The right to operate a motor vehicle in Massachusetts is a privilege that is conditioned upon obedience to the comprehensive regulatory scheme designed to keep the motorways safe. Luk v. Commonwealth, 421 Mass. 415, 423, 658 N.E.2d 664 (1995). General Laws c. 90, §§ 23 & 24, were enacted for the purpose of removing drivers under the influence of alcohol from the roads. Commonwealth v. Dowler, 414 Mass. 212, 215 & n. 6, 606 N.E.2d 1320 (1993). License revocation for refusal to submit to testing pursuant to G.L. c. 90, § 24(1)(f )(1), is a remedial, nonpunitive public safety measure. Luk v. Commonwealth, supra at 425–427, 658 N.E.2d 664.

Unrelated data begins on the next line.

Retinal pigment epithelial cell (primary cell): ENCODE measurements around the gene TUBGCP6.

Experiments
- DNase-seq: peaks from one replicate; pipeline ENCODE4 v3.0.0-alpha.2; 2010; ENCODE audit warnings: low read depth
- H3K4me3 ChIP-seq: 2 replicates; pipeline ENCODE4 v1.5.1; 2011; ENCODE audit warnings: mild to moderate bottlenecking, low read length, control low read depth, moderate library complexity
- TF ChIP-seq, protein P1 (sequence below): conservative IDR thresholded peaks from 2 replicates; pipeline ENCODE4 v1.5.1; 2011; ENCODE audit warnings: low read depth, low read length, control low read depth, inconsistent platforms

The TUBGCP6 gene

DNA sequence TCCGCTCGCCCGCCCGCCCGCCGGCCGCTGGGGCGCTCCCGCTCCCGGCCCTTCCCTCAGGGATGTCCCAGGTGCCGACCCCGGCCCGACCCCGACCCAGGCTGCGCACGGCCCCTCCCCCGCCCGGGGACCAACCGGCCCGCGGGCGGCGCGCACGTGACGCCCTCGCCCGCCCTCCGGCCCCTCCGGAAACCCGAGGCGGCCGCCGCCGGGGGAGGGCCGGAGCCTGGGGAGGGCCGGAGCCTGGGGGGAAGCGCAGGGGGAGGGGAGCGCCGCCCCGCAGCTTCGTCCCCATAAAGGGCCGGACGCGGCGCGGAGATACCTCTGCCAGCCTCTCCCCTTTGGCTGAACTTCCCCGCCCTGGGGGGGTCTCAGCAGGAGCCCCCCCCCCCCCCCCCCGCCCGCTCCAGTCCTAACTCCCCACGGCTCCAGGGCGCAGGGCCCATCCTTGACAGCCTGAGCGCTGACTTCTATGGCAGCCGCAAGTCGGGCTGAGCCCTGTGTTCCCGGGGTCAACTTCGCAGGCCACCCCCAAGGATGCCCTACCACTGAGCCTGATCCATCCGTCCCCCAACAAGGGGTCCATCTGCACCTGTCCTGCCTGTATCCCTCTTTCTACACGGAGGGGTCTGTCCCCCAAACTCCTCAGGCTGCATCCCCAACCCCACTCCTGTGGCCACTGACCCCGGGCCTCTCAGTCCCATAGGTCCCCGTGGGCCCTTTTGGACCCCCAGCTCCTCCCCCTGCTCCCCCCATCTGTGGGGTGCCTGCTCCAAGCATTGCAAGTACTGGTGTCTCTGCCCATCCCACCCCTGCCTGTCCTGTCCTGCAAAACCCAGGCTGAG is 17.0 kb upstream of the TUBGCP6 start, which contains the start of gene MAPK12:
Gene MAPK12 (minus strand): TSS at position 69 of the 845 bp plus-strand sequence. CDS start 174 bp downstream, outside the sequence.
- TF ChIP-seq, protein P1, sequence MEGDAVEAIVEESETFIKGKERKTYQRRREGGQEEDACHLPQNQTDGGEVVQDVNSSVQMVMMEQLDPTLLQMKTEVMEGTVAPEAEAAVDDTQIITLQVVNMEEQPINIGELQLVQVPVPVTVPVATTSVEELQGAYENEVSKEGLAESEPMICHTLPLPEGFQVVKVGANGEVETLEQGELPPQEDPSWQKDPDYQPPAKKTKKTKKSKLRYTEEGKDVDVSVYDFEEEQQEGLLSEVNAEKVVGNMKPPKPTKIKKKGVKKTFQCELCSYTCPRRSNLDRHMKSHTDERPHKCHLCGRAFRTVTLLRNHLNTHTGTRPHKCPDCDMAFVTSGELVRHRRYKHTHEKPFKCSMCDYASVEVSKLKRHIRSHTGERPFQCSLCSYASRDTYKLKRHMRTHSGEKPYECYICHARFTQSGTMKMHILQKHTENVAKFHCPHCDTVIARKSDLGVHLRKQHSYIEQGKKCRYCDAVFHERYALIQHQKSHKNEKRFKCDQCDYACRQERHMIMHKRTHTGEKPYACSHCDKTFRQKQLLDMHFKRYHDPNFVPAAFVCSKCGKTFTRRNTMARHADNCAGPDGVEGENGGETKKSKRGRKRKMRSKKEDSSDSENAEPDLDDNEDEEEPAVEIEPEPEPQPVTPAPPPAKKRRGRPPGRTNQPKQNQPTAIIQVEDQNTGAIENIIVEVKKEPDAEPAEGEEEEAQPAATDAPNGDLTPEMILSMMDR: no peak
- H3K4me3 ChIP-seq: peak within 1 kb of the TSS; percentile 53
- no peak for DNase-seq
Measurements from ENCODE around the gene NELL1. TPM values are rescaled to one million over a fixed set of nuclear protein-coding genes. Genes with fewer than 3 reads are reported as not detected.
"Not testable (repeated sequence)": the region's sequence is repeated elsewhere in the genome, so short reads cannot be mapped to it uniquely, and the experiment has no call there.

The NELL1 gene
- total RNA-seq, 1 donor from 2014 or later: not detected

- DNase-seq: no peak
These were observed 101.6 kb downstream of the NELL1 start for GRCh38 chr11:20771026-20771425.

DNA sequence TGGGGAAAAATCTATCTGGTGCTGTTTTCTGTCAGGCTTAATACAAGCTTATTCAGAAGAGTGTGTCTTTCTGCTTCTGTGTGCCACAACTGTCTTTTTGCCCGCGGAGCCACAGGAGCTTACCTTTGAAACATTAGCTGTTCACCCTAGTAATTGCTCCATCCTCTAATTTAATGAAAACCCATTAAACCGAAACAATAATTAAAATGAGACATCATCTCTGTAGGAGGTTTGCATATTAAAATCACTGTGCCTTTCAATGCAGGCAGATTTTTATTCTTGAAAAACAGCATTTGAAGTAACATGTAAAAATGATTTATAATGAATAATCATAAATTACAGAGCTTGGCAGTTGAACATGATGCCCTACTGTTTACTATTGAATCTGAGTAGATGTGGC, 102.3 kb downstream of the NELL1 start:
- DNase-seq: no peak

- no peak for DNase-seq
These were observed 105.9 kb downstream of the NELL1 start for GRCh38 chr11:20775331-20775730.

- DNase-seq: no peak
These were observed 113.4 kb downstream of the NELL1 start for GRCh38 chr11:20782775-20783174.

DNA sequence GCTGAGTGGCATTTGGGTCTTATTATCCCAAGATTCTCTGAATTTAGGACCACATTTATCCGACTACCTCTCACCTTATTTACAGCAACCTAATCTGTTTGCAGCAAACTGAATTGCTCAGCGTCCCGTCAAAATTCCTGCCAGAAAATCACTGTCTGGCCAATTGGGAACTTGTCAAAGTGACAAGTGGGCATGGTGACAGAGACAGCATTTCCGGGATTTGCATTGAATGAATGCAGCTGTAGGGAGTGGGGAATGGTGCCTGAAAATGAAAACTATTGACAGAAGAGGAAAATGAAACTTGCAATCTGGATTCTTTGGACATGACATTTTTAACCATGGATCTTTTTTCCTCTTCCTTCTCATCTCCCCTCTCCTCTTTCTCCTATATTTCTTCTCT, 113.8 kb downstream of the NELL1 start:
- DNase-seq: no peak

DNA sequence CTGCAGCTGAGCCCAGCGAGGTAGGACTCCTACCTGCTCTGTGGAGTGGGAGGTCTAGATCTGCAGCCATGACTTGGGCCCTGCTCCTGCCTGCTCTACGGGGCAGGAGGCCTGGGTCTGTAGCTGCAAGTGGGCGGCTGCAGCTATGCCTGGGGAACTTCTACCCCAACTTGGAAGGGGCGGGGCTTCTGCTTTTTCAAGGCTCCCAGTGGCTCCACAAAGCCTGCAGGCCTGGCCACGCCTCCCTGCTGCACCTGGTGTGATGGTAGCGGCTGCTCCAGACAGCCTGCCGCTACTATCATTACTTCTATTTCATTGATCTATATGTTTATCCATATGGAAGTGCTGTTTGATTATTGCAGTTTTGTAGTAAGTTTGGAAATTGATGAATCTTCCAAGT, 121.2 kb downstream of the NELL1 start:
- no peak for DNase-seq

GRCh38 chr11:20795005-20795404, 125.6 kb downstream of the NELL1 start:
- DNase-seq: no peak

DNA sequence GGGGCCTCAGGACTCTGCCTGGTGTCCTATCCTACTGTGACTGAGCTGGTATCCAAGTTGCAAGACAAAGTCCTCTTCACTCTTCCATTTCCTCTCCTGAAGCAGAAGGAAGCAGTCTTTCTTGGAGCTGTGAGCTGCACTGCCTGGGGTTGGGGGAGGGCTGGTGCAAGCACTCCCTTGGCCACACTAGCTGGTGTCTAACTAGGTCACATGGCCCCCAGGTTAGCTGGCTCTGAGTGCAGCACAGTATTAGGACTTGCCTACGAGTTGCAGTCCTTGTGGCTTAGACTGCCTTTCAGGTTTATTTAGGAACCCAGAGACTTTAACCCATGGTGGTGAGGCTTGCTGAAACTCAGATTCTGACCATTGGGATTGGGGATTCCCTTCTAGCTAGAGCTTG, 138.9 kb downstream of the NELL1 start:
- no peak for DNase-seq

In connection with this statutory scheme, the Secretary of Public Safety has adopted regulations concerning the failure to provide adequate breath samples. G.L. c. 90, § 24K. The relevant regulations provide that a driver must produce two adequate breath samples, and that the failure to do so will be “noted as a refusal.” 501 Code Mass. Regs. § 2.16. In addition, the regulations provide that it is the driver's burden to show that he did not refuse to submit to the breathalyzer test. 540 Code Mass. Regs. § 11.02(5)(b) (1996).7 We grant substantial deference to the RMV's interpretation and enforcement of its own regulations, which are consistent with the statutory purpose of public protection. See Dowling v. Registrar of Motor Vehicles, 425 Mass. 523, 525, 682 N.E.2d 842 (1997).